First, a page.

Money May Not Be There For Conservation

There's little argument that North Carolina
needs to act swiftly to protect its natural resources.
Shellfishing grounds are shrinking due to pollution. Development
is taking over acres of timberland and farm fields every day.
The question is where conservation will fall in the state's
hierarchy of need when lawmakers consider doling out dollars in the
coming session.
Wary of taking on new debt, the Legislature declined last year
to act on a proposed billion-dollar bond package to buy and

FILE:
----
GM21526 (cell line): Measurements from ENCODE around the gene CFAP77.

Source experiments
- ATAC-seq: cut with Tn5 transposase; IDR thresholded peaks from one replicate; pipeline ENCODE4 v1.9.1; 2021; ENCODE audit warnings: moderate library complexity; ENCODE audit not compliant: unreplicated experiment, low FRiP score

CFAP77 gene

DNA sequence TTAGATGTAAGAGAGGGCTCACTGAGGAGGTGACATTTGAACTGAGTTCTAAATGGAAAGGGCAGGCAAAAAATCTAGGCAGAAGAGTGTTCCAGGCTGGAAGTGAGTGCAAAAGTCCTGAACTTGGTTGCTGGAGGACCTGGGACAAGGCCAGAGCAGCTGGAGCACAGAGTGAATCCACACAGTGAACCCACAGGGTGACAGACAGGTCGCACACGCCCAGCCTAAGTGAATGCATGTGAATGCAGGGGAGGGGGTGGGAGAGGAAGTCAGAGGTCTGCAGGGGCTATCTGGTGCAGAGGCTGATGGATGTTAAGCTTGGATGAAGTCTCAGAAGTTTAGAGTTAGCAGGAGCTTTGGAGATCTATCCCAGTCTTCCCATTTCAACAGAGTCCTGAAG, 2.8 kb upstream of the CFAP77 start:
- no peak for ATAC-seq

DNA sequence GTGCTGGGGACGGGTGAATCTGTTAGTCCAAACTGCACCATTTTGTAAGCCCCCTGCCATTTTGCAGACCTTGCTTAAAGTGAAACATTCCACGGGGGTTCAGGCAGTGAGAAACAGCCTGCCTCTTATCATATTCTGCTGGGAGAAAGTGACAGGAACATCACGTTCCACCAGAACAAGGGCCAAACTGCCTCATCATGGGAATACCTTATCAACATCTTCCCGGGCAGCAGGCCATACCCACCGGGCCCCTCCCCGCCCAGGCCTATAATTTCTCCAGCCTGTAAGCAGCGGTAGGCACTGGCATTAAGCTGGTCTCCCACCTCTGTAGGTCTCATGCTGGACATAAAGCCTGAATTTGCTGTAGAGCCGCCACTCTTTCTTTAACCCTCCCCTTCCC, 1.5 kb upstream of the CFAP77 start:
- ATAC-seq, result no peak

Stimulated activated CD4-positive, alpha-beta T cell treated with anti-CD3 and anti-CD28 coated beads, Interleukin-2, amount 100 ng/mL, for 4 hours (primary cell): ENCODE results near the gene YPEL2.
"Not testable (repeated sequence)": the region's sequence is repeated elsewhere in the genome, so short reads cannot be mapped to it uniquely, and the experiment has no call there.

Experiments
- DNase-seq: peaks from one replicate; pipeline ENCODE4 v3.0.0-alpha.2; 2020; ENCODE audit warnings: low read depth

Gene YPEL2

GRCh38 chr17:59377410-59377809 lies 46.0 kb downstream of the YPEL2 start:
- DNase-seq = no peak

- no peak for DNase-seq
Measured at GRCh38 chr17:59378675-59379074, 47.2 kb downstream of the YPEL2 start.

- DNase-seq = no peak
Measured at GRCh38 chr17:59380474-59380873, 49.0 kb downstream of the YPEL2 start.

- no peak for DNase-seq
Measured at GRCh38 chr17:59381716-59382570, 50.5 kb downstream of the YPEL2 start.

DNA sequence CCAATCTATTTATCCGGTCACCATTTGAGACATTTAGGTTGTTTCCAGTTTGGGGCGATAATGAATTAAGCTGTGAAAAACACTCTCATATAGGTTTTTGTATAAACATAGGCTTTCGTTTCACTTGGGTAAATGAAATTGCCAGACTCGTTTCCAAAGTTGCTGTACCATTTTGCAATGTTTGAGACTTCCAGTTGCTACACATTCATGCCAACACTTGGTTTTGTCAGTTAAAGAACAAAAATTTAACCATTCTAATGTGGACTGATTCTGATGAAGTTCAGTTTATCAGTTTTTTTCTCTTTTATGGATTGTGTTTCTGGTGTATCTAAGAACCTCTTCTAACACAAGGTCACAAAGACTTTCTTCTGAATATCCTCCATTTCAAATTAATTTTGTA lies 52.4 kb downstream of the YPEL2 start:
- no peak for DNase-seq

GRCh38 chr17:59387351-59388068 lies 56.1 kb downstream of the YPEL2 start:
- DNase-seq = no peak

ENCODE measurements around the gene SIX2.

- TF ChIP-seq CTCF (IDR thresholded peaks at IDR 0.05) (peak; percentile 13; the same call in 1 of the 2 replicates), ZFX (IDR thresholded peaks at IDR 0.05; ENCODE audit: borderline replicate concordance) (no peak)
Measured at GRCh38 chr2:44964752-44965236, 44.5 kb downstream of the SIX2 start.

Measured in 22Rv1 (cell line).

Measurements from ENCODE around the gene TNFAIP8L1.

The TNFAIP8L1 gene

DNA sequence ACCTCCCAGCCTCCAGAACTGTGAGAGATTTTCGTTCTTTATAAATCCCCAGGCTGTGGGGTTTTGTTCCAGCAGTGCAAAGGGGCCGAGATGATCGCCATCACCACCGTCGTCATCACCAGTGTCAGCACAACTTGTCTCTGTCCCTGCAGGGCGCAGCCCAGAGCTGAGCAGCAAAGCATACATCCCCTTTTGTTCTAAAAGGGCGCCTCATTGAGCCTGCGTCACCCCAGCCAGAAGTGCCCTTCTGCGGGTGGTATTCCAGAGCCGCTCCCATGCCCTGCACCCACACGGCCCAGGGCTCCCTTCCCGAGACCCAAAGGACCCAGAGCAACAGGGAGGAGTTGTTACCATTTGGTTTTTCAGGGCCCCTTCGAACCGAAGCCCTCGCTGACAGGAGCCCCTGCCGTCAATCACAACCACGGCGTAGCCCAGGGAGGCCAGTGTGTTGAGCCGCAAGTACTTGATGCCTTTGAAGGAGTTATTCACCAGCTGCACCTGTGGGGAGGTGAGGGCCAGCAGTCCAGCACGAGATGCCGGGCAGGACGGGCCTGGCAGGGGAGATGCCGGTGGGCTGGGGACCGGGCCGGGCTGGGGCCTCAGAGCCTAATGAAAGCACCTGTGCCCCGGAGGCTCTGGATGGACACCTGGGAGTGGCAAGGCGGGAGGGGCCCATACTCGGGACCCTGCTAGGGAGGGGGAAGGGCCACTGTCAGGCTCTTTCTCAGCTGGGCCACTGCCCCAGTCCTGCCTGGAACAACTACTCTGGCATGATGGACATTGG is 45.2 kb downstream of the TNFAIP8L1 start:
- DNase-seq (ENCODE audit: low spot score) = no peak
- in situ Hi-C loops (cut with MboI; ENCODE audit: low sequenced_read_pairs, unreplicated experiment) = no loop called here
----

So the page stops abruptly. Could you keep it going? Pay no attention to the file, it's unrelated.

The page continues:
preserve land and historic sites across the state.
Instead, it created a commission to study ways to finance and
set priorities for conservation efforts. It's due to make its
report late this month.
But people with competing interests are preparing their
arguments as well. Water and sewer infrastructure, transportation,
schools and affordable housing projects also need more money as
demand in those areas grows.


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